A. Supplemental Filings

The Complainant and the Respondent each submitted a Supplemental Filing. Neither the Rules nor the Supplemental Rules make provision for supplemental filings, except at the request of the panel (see Rules, paragraph 12). Paragraph 10 of the Rules enjoins the panel to conduct the proceeding “with due expedition”. Therefore, UDRP panels are typically reluctant to countenance delay through additional rounds of pleading and normally accept supplemental filings only to consider material new evidence or provide a fair opportunity to respond to arguments that could not reasonably have been anticipated. See WIPO Overview of WIPO Panel Views on Selected UDRP Questions, Third Edition (“WIPO Overview 3.0”), section 4.6.

The Complainant’s Supplemental Filing argues first that the “Respondent’s purported testimony is unsworn, and, as such, is entitled to little or no weight and should be disregarded,” citing The Knot, Inc. v. Alexis Luongo, WIPO Case No. D2006-0296 (“The Knot”). The Complainant contends, second, that the Response demonstrates no use of the Respondent’s domain name <customskateboardproducts.com> after 2010, and that in any event this is irrelevant to the Respondent’s motivation for registering the Domain Name in 2018.

The Respondent submitted a Supplemental Filing adding a signed statement under penalty of perjury to the Response and pointing out that the Response includes evidence of using the domain name <customskateboardproducts.com> both before and after 2012, when the Complainant started using <customskateboards.com>.

The Panel accepts the Parties’ Supplemental Filings for consideration because they concern, on the one hand, formalities of the Response and, on the other, an argument advanced by the Respondent based on another domain name held by the Respondent. The latter is addressed below in connection with the second and third elements of the Complaint.

The Complainant’s argument concerning the “unsworn” Response is not well founded. The decision cited by the Complainant, The Knot, was a UDRP proceeding in which no formal response was filed and the respondent merely sent emails with conclusory statements “unsupported by any factual evidence”. That is hardly the case here. The Respondent is self-represented, and Mr. McGlothin signed the Response, which includes the certification required of “the Respondent or an authorized representative” by Rule 5(c)(viii). Specifically, this affirms over Mr. McGlothin’s signature as follows: “The Respondent certifies that the information contained in this Response is to the best of the Respondent’s knowledge complete and accurate …”. The Response attaches documents or screenshots supporting the material factual assertions on which the Response relies (and which are cited in this Decision). This is sufficient for evidentiary purposes in the present circumstances and is entitled to weight.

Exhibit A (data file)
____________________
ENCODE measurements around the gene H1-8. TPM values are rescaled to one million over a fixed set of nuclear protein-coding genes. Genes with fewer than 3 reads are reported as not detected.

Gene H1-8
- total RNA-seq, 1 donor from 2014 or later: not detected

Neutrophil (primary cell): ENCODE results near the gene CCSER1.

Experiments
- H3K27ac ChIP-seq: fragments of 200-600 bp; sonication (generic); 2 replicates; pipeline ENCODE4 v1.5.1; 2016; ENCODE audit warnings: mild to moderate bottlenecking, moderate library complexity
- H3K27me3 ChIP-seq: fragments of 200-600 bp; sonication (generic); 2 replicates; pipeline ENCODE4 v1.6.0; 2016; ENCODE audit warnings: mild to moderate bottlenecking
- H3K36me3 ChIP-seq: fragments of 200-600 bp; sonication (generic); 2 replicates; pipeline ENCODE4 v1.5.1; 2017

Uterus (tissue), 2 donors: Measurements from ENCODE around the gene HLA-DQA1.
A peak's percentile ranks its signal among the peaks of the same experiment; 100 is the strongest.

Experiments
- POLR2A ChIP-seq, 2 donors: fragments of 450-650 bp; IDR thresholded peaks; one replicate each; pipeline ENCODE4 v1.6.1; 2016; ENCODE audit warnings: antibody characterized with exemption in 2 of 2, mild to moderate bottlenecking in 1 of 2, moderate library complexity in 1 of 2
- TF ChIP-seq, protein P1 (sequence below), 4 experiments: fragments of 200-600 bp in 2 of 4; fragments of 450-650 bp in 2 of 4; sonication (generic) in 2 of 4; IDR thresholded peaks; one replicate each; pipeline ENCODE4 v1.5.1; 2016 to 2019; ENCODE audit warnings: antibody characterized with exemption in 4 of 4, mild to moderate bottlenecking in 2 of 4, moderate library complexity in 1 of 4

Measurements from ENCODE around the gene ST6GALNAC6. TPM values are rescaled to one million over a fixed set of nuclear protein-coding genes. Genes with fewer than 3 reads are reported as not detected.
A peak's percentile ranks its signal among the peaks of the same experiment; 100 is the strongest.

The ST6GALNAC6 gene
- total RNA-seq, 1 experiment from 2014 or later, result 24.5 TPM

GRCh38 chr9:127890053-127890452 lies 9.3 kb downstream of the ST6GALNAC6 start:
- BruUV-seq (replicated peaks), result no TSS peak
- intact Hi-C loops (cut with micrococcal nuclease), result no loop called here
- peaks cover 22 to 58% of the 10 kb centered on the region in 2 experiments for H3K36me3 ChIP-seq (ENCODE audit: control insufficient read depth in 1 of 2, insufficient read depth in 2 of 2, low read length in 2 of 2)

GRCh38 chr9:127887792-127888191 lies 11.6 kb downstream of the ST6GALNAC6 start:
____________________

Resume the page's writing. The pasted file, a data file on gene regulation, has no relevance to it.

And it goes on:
B. Identical or Confusingly Similar

The first element of a UDRP complaint “functions primarily as a standing requirement” and entails “a straightforward comparison between the complainant’s trademark and the disputed domain name”. WIPO Overview 3.0, section 1.7. The Complaint is based on an unregistered, common law mark, CUSTOMSKATEBOARDS.COM. The Policy does not require a registered trademark, but “[t]o establish unregistered or common law trademark rights for purposes of the UDRP, the complainant must show that its mark has become a distinctive identifier which consumers associate with the complainant’s goods and/or services.” Id., section 1.3. As the Overview goes on to explain:

“Relevant evidence demonstrating such acquired distinctiveness (also referred to as secondary meaning) includes a range of factors such as (i) the duration and nature of use of the mark, (ii) the amount of sales under the mark, (iii) the nature and extent of advertising using the mark, (iv) the degree of actual public (e.g., consumer, industry, media) recognition, and (v) consumer surveys.” Id.

The record in this proceeding shows substantial online advertising, website visitors, and related sales since 2012 associated with the claimed mark. The Respondent contends that the claimed mark is “generic”, however, and the Complainant disclaimed the exclusive right to use the characters “CUSTOM SKATEBOARDS.COM” apart from the mark as shown in its application for a design mark. This disclaimer is not dispositive of the Complainant’s pending application for a standard character mark, nor of its claim to common law trademark status in this proceeding. The many examples furnished with the Complaint illustrate that while “custom skateboards” or “customskateboards.com” are descriptive terms, as the Complainant acknowledges, they are unlikely to be deemed “generic” under United States law and therefore incapable of acquiring distinctiveness and being used as a trademark. The Panel finds sufficient evidence on this record that the Complainant has common law rights in CUSTOMSKATEBOARDS.COM for purposes of the first element of the Complaint. The Domain Name differs by one letter, making “skateboard” singular rather than plural. The Panel considers this a close enough approximation in appearance, sound, and sense to render the Domain Name confusingly similar.